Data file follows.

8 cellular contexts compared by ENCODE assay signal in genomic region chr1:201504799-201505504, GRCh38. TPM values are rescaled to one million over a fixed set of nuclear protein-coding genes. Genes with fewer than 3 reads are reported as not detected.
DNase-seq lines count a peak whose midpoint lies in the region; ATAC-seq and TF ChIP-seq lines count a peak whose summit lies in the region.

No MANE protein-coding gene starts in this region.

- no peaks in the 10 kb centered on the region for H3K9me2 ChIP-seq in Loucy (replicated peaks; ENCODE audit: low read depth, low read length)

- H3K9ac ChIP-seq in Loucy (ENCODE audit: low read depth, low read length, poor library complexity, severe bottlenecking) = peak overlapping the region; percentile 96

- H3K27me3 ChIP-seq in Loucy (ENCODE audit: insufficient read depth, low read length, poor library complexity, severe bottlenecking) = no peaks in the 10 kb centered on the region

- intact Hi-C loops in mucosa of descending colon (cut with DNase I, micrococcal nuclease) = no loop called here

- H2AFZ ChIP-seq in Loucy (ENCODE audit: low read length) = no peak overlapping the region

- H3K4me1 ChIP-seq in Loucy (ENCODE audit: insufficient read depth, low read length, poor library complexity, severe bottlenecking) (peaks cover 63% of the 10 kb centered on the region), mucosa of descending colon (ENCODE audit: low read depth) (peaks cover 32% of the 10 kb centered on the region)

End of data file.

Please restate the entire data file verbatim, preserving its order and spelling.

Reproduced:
8 cellular contexts compared by ENCODE assay signal in genomic region chr1:201504799-201505504, GRCh38. TPM values are rescaled to one million over a fixed set of nuclear protein-coding genes. Genes with fewer than 3 reads are reported as not detected.
DNase-seq lines count a peak whose midpoint lies in the region; ATAC-seq and TF ChIP-seq lines count a peak whose summit lies in the region.

No MANE protein-coding gene starts in this region.

- no peaks in the 10 kb centered on the region for H3K9me2 ChIP-seq in Loucy (replicated peaks; ENCODE audit: low read depth, low read length)

- H3K9ac ChIP-seq in Loucy (ENCODE audit: low read depth, low read length, poor library complexity, severe bottlenecking) = peak overlapping the region; percentile 96

- H3K27me3 ChIP-seq in Loucy (ENCODE audit: insufficient read depth, low read length, poor library complexity, severe bottlenecking) = no peaks in the 10 kb centered on the region

- intact Hi-C loops in mucosa of descending colon (cut with DNase I, micrococcal nuclease) = no loop called here

- H2AFZ ChIP-seq in Loucy (ENCODE audit: low read length) = no peak overlapping the region

- H3K4me1 ChIP-seq in Loucy (ENCODE audit: insufficient read depth, low read length, poor library complexity, severe bottlenecking) (peaks cover 63% of the 10 kb centered on the region), mucosa of descending colon (ENCODE audit: low read depth) (peaks cover 32% of the 10 kb centered on the region)